YESTERDAY British Gas raised its gas and electricity prices by a massive 22 per cent, on top of a 14 per cent mark-up imposed last September.
The 17 million British Gas customers are facing huge bills and many will have to decide whether they are going to ‘eat or heat’.
Just prior to the British Gas price rises, EDF Energy, the firm which owns London Energy, Seeboard and SWEB, raised the price of gas and electricity for its five million customers by 14.7 per cent and 4.7 per cent while Scottish Power raised its gas price by 15 per cent and electricity price by eight per cent.
Adam Scorer, of Energywatch has commented on the increases saying: ‘Average price rises are being continually pushed up and it won’t be long before we see £1,000 energy bills as the norm.’
At the same time as gas and electricity prices are rocketing, the government calculated inflation rate mocks the working class and the poor by ‘showing’ that inflation is steady if not falling.
Obviously, the basic needs of working people are not emphasised in the government calculated inflation rate, since it has an interest in keeping it as low as possible, as a weapon for trying to hold down wages or even cut them.
The trade unions must be made to compile their own cost of living index, based on a working class budget including gas, electricity, bus, tube, rail and petrol price rises as well as food costs and council tax rises, and demand wage rises that keep pace with this index, so that workers and also pensioners avoid being pauperised.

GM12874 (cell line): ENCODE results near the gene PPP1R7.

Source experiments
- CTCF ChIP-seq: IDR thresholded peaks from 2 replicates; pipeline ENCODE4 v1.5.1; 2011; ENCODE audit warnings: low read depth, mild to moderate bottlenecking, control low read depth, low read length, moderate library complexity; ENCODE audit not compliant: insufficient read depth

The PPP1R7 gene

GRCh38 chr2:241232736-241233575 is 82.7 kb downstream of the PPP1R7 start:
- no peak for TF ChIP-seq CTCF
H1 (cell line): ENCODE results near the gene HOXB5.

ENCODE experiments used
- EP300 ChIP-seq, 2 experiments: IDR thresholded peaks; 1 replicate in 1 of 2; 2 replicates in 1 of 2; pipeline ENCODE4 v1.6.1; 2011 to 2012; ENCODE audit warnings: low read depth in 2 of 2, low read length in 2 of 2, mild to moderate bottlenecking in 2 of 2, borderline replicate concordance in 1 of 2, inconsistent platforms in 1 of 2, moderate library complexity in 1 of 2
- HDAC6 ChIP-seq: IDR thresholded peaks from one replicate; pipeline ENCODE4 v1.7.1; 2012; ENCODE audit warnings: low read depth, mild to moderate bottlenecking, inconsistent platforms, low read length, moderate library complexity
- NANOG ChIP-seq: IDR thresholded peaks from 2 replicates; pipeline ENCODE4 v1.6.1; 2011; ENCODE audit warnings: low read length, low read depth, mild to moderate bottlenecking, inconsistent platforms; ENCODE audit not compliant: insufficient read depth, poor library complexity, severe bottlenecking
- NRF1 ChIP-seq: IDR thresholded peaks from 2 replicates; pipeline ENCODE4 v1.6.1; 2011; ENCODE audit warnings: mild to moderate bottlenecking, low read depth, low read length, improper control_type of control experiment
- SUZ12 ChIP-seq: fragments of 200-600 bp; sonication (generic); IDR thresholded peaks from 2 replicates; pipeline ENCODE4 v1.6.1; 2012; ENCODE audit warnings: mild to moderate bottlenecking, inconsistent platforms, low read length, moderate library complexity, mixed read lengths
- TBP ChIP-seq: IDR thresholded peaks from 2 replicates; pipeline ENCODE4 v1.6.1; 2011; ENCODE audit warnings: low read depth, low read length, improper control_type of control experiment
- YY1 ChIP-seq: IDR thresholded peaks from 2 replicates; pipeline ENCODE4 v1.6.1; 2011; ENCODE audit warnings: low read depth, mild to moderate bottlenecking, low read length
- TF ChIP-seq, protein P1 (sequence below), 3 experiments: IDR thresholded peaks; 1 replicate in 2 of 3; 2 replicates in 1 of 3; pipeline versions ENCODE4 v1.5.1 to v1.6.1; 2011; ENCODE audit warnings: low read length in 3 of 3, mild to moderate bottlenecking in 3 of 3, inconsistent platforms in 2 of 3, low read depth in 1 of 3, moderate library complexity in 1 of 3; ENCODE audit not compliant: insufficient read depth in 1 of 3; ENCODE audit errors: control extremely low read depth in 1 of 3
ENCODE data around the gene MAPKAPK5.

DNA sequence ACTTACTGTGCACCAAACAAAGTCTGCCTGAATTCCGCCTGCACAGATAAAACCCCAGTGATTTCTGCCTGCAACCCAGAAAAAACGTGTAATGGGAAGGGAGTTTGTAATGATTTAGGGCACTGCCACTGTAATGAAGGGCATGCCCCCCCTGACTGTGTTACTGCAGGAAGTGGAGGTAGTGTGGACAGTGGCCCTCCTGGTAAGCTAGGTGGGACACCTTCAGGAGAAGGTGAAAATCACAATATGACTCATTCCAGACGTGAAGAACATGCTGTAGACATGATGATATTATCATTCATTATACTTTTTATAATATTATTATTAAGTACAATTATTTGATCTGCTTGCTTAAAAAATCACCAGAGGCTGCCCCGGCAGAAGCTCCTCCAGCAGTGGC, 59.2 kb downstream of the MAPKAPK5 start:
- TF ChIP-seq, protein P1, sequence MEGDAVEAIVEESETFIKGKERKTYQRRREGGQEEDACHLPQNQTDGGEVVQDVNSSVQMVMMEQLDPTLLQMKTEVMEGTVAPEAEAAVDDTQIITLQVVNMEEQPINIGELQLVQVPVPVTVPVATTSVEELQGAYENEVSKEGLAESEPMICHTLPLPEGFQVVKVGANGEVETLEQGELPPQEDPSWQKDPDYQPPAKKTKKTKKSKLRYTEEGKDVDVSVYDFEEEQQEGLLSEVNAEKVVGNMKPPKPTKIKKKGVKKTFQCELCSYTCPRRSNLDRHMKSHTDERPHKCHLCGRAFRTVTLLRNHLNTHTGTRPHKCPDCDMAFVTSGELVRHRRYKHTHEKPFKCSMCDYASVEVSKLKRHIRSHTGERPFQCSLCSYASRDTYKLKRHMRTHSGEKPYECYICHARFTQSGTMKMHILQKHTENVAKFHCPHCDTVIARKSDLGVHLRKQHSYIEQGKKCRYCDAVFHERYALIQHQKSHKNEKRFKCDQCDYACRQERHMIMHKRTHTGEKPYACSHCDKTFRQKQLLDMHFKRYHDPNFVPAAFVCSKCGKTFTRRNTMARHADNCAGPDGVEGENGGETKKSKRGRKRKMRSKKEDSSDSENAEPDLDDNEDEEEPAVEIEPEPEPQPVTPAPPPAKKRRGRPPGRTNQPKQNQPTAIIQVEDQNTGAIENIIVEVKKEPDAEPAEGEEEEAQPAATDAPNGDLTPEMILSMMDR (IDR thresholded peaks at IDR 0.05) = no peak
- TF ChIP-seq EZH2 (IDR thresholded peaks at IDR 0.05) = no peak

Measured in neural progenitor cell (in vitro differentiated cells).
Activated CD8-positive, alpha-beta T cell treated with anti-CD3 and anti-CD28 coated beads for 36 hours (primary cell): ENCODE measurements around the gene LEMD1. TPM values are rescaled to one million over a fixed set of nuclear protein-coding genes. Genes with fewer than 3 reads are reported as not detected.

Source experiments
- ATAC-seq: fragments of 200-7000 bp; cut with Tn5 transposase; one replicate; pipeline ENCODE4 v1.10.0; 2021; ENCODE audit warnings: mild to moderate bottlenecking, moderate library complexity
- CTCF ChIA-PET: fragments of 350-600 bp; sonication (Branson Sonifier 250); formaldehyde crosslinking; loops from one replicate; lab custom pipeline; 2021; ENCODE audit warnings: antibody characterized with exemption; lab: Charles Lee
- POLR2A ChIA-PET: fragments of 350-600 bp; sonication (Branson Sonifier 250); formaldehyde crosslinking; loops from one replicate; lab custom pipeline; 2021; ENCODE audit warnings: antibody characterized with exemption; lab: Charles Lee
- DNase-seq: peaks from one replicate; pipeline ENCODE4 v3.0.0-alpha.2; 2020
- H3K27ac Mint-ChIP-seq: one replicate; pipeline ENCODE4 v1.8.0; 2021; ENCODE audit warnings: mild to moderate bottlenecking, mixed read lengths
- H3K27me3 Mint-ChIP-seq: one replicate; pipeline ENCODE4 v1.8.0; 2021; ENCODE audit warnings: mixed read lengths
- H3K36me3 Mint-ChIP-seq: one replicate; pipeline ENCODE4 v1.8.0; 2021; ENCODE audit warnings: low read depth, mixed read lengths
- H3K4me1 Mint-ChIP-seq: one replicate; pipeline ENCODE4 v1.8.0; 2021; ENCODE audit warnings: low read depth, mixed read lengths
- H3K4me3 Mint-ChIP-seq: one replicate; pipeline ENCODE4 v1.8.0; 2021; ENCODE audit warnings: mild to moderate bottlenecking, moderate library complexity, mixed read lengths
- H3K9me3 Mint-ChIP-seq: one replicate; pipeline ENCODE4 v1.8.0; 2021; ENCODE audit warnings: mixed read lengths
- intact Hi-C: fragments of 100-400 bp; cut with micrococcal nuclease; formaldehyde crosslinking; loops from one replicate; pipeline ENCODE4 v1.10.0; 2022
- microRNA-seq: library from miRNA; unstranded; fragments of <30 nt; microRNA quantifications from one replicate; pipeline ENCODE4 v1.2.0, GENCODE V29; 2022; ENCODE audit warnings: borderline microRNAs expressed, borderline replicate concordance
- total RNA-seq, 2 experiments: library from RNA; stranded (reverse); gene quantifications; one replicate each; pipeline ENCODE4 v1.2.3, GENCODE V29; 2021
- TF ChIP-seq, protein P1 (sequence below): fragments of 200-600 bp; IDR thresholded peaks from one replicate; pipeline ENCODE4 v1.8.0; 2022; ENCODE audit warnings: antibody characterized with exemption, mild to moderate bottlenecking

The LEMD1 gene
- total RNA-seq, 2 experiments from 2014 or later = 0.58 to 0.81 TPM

Then there is the question of jobs. Unemployment is leaping forward in Britain, with the number who lost their jobs in the last year up by 108,000, the biggest annual jump in 13 years. The number out of work is now 1.5 million.
Yesterday the TGWU urged the government to intervene.
Speaking to manufacturers in North Wales at the T&G’s energy seminar, TGWU full-time official Booth said: ‘Thousands of jobs have already been lost in manufacturing due to spiralling gas prices, particularly in glass, chemicals and engineering,’ adding, ‘Unless the Government takes swift and effective action, thousands more jobs will go. . .
‘The British Government must ensure that the strategic needs of the UK economy are being met. They should be prepared to provide direct financial support and stop the export of our valuable energy resources.’
After drawing attention to the destruction of hundreds of thousands of jobs, our trade union official demands that the government step in to pour billions into the coffers of big business.
The fact is that the government cannot bail out the capitalist crisis, indeed its Iraq war is a colossal factor in the rise and rise of oil and gas prices.
The government is a central part of the problem and not the solution. It never tires of telling workers that they must give up their final salary pensions, work up to ten years longer, and agree to health and education markets. Labour wants the working class to pay for the capitalist crisis.
The only way to deal with the massive increases in oil and gas prices is to stop the war in Iraq and declare peace with the Arab peoples, and at the same time renationalise the gas and electricity industries, expropriating the profiteering bosses and lowering prices at a stroke.
Only socialist policies can deal with the growing capitalist crisis. This is why a new leadership must be built in the trade unions to put an end to the capitalist crisis, by going forward to a workers’ government that will carry out socialist policies.